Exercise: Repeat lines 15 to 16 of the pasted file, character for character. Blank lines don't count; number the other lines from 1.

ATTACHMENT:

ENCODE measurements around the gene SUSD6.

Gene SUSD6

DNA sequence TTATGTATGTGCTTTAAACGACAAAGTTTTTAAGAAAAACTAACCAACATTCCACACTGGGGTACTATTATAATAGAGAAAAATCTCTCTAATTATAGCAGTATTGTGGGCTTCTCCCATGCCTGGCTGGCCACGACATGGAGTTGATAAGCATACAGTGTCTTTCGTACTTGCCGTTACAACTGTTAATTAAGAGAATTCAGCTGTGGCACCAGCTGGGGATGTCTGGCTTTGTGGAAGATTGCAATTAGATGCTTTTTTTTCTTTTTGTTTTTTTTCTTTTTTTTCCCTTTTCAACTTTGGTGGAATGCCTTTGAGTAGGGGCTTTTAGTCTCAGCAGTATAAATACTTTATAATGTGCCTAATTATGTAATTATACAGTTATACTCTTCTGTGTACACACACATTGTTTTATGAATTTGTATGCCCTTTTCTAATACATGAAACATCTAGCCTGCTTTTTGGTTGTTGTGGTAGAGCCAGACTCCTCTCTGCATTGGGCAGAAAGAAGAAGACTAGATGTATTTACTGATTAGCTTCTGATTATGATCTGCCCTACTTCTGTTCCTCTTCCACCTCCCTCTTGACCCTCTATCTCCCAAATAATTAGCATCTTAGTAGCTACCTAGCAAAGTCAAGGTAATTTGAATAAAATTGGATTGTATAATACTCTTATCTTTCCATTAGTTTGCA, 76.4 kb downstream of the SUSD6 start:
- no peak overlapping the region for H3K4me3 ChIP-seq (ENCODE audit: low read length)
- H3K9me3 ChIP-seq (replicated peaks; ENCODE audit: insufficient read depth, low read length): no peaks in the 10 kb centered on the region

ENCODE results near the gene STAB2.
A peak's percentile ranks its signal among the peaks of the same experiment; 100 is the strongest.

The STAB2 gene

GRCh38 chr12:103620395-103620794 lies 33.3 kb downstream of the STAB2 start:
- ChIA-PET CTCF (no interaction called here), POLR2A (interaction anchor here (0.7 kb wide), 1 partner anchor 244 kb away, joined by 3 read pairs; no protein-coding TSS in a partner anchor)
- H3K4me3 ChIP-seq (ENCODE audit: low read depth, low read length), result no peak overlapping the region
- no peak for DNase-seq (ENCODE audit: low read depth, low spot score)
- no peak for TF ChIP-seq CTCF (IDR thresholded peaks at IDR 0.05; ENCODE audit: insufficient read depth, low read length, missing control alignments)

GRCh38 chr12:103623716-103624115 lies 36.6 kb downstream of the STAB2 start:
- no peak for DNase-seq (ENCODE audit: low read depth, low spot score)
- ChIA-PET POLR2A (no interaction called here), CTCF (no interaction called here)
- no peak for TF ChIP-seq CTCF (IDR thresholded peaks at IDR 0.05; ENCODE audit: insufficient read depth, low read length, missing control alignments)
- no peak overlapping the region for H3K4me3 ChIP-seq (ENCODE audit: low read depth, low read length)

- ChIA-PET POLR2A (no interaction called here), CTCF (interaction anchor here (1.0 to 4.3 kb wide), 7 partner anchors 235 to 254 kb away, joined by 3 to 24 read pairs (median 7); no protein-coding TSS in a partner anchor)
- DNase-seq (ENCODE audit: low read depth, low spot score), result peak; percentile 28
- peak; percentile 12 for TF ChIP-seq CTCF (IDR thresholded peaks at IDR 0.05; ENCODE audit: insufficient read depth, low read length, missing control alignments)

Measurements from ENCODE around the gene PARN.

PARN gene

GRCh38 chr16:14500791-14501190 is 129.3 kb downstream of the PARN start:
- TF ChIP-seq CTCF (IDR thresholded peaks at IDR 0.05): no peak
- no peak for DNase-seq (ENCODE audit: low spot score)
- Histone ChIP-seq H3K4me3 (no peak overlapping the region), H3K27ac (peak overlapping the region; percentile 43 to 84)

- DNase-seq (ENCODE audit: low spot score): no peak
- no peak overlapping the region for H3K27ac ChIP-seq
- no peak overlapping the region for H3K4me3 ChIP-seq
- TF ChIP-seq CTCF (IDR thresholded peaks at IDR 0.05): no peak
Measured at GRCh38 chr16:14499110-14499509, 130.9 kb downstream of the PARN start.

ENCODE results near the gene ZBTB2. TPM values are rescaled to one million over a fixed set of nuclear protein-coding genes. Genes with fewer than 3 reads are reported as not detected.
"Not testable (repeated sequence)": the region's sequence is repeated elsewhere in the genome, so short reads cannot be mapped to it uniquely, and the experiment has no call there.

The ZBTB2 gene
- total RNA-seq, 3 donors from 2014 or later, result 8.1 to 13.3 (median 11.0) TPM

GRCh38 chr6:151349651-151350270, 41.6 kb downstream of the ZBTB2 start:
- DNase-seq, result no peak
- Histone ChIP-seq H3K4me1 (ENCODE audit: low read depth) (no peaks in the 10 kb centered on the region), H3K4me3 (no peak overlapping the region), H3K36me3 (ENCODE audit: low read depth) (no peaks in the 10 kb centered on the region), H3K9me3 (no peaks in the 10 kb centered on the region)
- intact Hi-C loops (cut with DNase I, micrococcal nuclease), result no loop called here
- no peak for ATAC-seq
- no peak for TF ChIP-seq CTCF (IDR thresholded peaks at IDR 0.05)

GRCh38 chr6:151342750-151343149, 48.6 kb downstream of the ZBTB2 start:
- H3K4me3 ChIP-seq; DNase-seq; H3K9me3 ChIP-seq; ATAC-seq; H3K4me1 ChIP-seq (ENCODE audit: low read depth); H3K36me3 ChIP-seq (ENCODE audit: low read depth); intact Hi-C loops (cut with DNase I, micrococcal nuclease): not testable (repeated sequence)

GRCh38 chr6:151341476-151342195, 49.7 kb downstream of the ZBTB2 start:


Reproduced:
- no peak for DNase-seq (ENCODE audit: low read depth, low spot score)
- ChIA-PET POLR2A (no interaction called here), CTCF (no interaction called here)